Will Holcomb, Bastrop Sustainable Meetup Organizer and George Swanson got the chance to set up this Meetup at Buda Aquaponics, one night for the next day. Plenty of forewarning… uh huh!
George had a Meetup with Bastrop Sustainable at the Smithville Library a while back and he wanted us to see his magnesium oxide building materials he had installed at Buda Aquaponics.
Will suggested we invite anyone else that might be able to come. We posted the address late last night on our Bastrop Sustainable Meetup website. We hoped some of our members would see the invitation and respond.
Well, Mom and I decided to go and we found directions to the Buda Aquaponics farm on the internet. The next morning, we went by the back roads thinking that a lot of people would be headed for Austin, this fine 4th of July holiday, and it was definitely back roads most of the way. We had smooth sailing all the way there as the traffic on this route was light.
We were the first to arrive at the site and no one was around. We waited until the others began to arrive discussing how we were at this location to see if we could set up a more formal Meetup sometime in the future for our members
Buda Aquaponics started out as Floating Fields Farm last year. Farmer John was our guide and the farm’s manager.
There was a lot to see.
He said that there will be lots of in ground greenhouses as well as the aquaponics area. He took us to the aquaponics ebb and flow, floating raft set up. There were several fish tanks of about 500 gallons each hooked up in a building with good insulation.
The fish waste solids are filtered out and the water is pumped into the floating raft tanks, which are set up in a hoop greenhouse that currently has shade cloth over the hoops.
Airstones aerate the raft tanks to offer air to the lettuces and other leafy veggies growing there. The veggies and herbs looked very healthy.
So much more to learn
I asked about the airstones, because I did not see any in the fish tanks. I asked if the water that was returning to the tanks was aerating the tanks, because it came back under pressure and aimed to create a current in the top of the tank. He said the current was to give the fish something to swim against. I forgot to clarify my question, which was how was he aerating the fish tanks, because it occurred to me to ask if the swirling water kept sediment suspended in the tank. He said that the sediment is at the bottom, and the current is at the top so it is not a problem. Dang, I still do not know how he aerates the fish tanks. Something to ask him in the future.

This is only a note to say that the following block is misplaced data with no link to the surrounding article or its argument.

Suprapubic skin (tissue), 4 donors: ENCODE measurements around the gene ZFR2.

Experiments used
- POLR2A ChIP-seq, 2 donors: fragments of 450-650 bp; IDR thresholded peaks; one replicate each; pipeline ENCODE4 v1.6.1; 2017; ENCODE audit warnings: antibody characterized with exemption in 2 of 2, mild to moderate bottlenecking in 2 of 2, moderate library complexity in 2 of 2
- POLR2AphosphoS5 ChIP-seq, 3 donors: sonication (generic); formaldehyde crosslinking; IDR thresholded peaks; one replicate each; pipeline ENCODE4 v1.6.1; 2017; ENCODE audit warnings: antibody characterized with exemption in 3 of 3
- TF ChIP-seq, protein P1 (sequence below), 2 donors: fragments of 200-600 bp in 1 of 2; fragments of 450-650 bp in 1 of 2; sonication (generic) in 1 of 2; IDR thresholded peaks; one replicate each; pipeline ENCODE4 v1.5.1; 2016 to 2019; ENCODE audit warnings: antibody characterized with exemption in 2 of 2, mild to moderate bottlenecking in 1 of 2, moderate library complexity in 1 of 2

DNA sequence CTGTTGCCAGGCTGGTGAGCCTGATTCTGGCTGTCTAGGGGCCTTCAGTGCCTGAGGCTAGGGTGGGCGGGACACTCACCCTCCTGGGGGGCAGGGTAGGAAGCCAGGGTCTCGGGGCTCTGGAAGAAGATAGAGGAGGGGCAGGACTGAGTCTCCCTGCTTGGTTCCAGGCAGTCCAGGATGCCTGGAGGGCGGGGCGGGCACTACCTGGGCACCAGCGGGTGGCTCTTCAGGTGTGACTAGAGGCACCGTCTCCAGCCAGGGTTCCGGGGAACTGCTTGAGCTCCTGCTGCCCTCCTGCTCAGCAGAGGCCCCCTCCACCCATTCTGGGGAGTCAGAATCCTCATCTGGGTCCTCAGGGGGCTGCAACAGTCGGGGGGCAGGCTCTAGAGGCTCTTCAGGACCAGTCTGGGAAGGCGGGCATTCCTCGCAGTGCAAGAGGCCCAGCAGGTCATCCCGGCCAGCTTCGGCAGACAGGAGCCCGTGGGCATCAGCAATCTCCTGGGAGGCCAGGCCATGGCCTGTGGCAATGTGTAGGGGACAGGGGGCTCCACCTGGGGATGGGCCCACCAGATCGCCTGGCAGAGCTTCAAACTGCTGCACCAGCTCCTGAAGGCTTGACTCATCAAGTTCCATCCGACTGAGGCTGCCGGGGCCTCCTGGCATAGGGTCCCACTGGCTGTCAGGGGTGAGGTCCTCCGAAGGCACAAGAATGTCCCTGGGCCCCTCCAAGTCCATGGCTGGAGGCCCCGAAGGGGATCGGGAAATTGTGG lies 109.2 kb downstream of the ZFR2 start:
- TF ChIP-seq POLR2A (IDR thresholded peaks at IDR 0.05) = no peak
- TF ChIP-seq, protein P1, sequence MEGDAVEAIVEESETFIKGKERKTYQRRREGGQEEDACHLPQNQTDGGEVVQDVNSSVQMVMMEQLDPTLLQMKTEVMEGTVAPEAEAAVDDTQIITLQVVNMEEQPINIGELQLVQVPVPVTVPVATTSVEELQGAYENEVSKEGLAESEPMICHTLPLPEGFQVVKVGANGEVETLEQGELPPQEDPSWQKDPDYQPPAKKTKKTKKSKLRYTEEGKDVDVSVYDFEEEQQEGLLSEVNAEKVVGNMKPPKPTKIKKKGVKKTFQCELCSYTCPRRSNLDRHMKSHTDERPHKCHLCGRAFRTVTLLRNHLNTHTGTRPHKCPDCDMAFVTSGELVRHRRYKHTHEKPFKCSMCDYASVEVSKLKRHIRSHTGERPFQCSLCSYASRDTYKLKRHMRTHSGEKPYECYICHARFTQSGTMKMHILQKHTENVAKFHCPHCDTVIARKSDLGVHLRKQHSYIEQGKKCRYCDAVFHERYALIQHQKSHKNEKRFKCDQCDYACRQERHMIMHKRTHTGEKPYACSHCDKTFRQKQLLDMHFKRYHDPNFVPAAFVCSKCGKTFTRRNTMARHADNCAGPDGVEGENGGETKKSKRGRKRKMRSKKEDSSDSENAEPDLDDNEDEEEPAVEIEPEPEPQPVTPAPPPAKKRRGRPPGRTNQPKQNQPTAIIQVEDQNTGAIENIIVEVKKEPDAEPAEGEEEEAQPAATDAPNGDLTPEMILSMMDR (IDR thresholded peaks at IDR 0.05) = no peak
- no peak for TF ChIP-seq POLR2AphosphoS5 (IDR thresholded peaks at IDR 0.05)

He thinks his niche in the organic scene will be to heavily amend the soil with minerals and plant nutrients, because he wants the food that he grows to be as full of nutrients as he can manage. He says that most commercially grown food is grown in depleted soil, therefore the produce from that soil is very low in nutrients as well. He intends to build the soil health in his covered beds so that his produce will be much more nutritious than in other commercial endeavors.
He is very conscious of the environment and has shown interest in helping others in the area, when he gets the chance. He wants to help build good farming communities to help support the local fresh food initiatives. The more of us that work together, the more we will change the current trends in commercial food production, and the better our families health will be.
To that end he has contracted George Swanson Associates to help build some of the structures using magnesium oxide building materials. “In recent years [their] firm has had the great privilege to have participated in the design and construction of over 80 natural, breathing, low toxic and fully non-toxic buildings in 11 states.” (George Swanson Associates, http://geoswan.com/)
I am so glad we went in spite of the short warning. It was very interesting, and Mom and I are looking forward to setting up a formal Meet up to Buda Aquaponics.